Hope from the margins

May 21, 2013

NOTE: Images in this archived article have been removed.

Image RemovedThese notes offer a quick glance to ways, in the south of Mexico, in which people are regenerating the society from the bottom up. It is a new kind of revolution without leaders or vanguards, which goes beyond development and globalization. It is about displacing the economy from the center of social life, reclaiming a communal way of being, encouraging radical pluralism, and advancing towards real democracy.

The Oaxaca Commune

From June to October 2006, there were no police in the city of Oaxaca (population 600,000), not even to direct traffic. The governor and his functionaries met secretly in hotels or private homes; none of them dared to show up at their offices. The Popular Assembly of the Peoples of Oaxaca (APPO) had posted 24-hour guards in all the public buildings, radio and TV stations. When the governor launched nocturnal attacks against these guards, the people responded by putting up barricades.

Some observers began speaking of the Oaxaca Commune, evoking the Paris Commune of 1871. The analogy is pertinent but exaggerated, except for the reaction these two popular insurrections elicited in the centers of power. Like the European armies that crushed the communards, the Federal Police of Mexico, backed by the army and the navy, conducted a terrible repression on November 25, 2006. They could not use the ways of the 19th century, but they inflicted a massive violation of human rights using an approach that can legitimately be described as state terrorism.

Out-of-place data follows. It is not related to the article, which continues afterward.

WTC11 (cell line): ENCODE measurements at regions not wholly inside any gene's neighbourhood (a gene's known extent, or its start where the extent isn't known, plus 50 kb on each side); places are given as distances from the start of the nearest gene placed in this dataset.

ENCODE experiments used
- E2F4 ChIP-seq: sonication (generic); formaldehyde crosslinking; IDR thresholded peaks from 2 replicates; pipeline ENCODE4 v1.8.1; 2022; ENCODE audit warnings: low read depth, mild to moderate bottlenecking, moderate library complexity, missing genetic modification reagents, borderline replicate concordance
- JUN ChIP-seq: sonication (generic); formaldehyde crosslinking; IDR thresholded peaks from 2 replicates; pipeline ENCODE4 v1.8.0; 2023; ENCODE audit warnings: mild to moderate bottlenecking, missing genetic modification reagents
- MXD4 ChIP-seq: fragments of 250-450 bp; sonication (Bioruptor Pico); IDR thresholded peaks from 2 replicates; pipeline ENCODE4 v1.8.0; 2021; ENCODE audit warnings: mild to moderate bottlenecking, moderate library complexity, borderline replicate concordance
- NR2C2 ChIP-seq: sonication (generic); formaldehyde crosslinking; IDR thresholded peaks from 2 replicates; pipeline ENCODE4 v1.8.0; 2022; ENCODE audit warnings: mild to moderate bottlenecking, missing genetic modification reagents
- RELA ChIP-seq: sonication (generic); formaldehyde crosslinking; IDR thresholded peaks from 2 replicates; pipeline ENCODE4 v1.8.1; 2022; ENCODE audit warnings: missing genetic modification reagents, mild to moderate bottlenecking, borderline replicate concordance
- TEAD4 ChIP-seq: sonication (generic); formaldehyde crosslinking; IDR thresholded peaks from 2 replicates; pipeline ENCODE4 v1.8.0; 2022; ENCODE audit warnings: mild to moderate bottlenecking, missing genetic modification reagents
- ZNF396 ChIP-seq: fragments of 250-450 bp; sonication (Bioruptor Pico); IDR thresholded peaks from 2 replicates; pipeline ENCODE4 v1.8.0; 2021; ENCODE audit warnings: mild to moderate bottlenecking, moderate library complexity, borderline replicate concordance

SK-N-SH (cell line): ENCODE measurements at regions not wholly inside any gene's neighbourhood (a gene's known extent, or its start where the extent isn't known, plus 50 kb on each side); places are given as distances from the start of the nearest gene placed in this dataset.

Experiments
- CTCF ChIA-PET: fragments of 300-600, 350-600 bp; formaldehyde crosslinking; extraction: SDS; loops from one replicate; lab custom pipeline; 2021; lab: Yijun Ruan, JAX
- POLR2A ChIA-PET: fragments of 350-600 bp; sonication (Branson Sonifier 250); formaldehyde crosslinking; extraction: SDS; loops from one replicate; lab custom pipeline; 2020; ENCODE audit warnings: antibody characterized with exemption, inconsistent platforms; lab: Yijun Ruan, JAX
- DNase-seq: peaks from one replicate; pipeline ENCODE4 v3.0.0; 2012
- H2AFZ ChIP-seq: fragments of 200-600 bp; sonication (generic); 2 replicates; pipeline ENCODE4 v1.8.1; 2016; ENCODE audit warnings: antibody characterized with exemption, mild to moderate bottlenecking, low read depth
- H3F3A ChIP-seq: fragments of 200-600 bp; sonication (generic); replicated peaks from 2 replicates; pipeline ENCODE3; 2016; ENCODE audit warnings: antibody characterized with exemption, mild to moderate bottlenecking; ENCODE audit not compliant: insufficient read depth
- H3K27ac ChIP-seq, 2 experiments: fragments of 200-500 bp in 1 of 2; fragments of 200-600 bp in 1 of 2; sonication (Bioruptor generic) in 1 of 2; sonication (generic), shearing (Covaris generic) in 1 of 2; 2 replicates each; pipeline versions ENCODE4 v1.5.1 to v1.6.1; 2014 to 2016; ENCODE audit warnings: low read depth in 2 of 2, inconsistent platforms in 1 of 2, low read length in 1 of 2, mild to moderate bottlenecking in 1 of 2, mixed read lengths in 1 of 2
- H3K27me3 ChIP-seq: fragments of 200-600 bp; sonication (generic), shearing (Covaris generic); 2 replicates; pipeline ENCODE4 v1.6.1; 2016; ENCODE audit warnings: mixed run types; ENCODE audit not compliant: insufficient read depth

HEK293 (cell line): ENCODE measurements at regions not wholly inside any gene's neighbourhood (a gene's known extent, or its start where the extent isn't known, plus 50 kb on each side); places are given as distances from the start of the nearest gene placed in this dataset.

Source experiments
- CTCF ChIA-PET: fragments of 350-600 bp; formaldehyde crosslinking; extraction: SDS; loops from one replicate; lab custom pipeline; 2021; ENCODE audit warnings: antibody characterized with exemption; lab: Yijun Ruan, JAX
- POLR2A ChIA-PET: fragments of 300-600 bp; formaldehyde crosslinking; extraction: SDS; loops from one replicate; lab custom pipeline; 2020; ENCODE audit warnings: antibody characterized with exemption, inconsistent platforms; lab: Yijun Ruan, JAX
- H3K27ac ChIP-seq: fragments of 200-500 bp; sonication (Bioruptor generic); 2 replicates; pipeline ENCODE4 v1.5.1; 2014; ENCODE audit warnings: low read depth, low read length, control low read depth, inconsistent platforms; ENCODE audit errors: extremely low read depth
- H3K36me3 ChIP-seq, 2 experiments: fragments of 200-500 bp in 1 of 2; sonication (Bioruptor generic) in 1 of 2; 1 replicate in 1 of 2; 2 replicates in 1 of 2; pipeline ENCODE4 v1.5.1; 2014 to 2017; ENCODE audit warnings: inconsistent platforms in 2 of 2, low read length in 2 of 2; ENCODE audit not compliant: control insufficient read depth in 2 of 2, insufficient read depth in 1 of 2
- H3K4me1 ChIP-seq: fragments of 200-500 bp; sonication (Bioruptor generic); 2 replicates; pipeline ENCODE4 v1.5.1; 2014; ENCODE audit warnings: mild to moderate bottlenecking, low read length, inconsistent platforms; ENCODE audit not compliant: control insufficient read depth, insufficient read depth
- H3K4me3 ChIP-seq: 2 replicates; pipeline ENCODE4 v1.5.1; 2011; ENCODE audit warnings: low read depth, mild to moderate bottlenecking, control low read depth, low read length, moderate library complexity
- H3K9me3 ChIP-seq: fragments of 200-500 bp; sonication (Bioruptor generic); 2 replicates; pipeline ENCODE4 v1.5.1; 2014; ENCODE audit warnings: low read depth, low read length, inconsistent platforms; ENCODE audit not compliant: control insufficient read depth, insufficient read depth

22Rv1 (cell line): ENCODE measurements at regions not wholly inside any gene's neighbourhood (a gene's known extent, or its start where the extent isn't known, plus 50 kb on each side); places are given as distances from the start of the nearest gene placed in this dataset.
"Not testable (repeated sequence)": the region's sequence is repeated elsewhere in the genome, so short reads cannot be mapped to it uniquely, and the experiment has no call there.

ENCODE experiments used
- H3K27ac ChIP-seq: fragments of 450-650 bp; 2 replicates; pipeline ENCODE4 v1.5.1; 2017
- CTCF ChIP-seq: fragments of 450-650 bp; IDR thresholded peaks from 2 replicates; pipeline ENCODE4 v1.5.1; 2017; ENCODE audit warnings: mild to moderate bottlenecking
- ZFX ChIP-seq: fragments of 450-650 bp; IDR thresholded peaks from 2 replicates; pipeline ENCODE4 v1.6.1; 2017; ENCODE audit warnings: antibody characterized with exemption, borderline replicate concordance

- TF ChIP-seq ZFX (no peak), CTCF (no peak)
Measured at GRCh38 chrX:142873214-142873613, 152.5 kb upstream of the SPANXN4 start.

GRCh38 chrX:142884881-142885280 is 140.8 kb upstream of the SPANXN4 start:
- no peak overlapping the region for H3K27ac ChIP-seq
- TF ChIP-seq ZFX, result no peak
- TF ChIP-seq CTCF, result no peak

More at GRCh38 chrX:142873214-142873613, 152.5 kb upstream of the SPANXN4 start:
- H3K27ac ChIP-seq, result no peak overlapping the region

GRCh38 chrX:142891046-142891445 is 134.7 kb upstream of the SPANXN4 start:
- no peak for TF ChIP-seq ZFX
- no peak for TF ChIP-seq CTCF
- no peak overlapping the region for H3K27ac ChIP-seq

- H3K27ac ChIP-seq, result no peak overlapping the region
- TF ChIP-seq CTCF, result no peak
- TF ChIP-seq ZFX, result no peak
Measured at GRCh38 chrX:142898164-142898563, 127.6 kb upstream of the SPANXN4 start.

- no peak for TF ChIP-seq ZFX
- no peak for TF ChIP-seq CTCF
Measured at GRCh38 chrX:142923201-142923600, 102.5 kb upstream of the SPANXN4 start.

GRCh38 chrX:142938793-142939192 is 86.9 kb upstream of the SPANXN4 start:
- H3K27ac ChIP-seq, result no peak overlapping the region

APPO remains a mystery, even for those who were part of it. It challenges conventional interpretations. A popular revolt against a tyrannical governor became a social experiment to apply the governance practices of the indigenous peoples constituting the majority of its population at the level of the state of Oaxaca (3.9 million inhabitants). Ferocious state repression interrupted the experiment but could not cancel it. Instead it took a different shape in communities and barrios as people continued affirming their political autonomy.